A husband has failed to overturn what he considered an unreasonably generous divorce settlement imposed after a judge held that he had misled the court.
The case involved a couple who married in 1995 and separated in 2016. They had three dependent children. The wife had looked after the home and worked part time. She got a job after the couple separated.
A clean break was considered necessary due to the husband's assault and harassment of the wife.
According to her, the husband had net assets of £1.7 million.
The judge found that the husband had provided misleading and inadequate disclosure. He was ordered to pay the wife a lump sum of £1.4 million by a specified date, failing which interest would accrue.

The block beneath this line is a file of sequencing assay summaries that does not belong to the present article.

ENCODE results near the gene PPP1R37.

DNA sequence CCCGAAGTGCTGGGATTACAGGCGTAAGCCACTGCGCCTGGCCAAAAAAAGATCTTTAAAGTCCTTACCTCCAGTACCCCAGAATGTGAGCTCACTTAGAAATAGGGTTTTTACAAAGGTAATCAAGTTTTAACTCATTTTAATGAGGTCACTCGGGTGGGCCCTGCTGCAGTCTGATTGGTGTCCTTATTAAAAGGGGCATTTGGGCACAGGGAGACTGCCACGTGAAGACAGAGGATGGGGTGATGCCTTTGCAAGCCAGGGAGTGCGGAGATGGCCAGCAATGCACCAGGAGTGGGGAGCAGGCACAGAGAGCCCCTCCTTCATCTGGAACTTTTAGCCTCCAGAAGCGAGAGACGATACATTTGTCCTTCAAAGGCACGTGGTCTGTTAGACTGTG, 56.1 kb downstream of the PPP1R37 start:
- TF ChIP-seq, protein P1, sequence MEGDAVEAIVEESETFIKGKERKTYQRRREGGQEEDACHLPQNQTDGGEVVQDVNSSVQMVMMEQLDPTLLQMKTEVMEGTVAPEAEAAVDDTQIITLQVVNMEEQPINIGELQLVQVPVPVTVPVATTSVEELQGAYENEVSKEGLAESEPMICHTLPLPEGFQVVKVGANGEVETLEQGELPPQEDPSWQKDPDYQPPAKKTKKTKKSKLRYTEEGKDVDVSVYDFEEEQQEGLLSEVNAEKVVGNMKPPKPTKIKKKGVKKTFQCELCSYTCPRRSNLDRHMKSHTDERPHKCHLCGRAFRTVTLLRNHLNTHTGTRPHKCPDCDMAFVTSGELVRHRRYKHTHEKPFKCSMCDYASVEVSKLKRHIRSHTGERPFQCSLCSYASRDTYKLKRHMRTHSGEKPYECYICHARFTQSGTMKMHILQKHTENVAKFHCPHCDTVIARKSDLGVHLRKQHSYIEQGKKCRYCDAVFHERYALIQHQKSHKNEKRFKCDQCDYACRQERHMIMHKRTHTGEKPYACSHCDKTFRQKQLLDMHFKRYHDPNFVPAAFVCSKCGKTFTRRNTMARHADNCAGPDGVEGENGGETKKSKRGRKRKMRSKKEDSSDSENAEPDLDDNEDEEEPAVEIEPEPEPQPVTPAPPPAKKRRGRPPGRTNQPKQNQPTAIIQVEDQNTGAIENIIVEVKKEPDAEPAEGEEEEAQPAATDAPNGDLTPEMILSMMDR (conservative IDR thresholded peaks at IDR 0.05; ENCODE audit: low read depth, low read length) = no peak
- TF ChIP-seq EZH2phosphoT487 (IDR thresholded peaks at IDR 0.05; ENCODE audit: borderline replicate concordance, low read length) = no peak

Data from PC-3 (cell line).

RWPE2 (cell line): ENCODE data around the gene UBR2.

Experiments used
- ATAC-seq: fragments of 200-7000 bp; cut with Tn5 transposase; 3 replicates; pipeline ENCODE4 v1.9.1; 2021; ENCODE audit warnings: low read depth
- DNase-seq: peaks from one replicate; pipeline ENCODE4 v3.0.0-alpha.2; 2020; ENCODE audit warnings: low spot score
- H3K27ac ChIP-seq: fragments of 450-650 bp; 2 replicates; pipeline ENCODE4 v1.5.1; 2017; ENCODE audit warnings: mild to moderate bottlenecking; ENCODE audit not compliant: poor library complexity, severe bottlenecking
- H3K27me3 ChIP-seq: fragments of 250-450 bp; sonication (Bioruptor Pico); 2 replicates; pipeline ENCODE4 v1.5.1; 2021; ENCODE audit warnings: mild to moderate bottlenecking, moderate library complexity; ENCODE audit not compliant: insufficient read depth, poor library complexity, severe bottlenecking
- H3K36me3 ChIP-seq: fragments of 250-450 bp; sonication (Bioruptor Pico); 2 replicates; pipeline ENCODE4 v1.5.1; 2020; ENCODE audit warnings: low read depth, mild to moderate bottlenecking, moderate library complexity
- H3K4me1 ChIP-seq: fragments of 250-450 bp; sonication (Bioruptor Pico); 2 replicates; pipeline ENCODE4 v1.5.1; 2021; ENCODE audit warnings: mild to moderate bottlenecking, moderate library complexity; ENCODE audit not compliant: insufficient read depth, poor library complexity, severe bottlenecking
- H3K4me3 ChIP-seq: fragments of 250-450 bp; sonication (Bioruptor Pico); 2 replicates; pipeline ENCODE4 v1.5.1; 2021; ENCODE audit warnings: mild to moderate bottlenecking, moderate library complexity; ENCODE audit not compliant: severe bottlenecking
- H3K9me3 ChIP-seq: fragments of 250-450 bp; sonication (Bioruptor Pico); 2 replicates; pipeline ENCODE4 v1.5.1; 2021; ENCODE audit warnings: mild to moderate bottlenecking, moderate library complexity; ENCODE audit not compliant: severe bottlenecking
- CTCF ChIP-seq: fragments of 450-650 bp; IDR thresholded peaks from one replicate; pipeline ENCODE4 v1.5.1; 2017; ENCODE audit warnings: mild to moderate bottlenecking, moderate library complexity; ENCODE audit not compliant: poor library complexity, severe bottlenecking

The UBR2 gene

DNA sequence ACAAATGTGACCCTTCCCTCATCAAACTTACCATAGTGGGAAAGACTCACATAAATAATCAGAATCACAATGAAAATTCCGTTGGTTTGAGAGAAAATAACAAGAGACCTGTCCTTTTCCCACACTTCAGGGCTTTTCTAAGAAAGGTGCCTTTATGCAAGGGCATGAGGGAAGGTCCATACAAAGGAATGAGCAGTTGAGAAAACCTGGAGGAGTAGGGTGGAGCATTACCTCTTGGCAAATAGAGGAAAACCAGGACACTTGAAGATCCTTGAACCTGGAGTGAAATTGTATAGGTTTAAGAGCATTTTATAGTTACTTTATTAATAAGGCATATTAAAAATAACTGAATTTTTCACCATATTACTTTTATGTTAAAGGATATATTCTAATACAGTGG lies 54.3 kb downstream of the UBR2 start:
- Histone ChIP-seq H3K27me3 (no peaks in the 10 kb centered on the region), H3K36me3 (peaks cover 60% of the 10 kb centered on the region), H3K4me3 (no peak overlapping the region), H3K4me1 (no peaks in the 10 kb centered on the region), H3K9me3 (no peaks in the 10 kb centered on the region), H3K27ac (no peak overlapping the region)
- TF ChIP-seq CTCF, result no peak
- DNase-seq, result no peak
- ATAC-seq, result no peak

An order was made under the Matrimonial Causes Act 1973 prohibiting the husband from applying for decree absolute until the couple had filed a declaration that they had taken the steps required to dissolve the marriage.
The husband appealed on the grounds that in the event of non-disclosure, the court had to give a precise figure or bracket for the undisclosed wealth before making a financial remedies order.
The High Court ruled against him. It held that to impose such a requirement on the court in all cases of non-disclosure would be likely to impede its task of achieving a fair outcome.
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Case Citations:  EWCA Civ 1482 MOHER v MOHER (2019) CA (Civ Div) (King LJ, Moylan LJ, Rose LJ)
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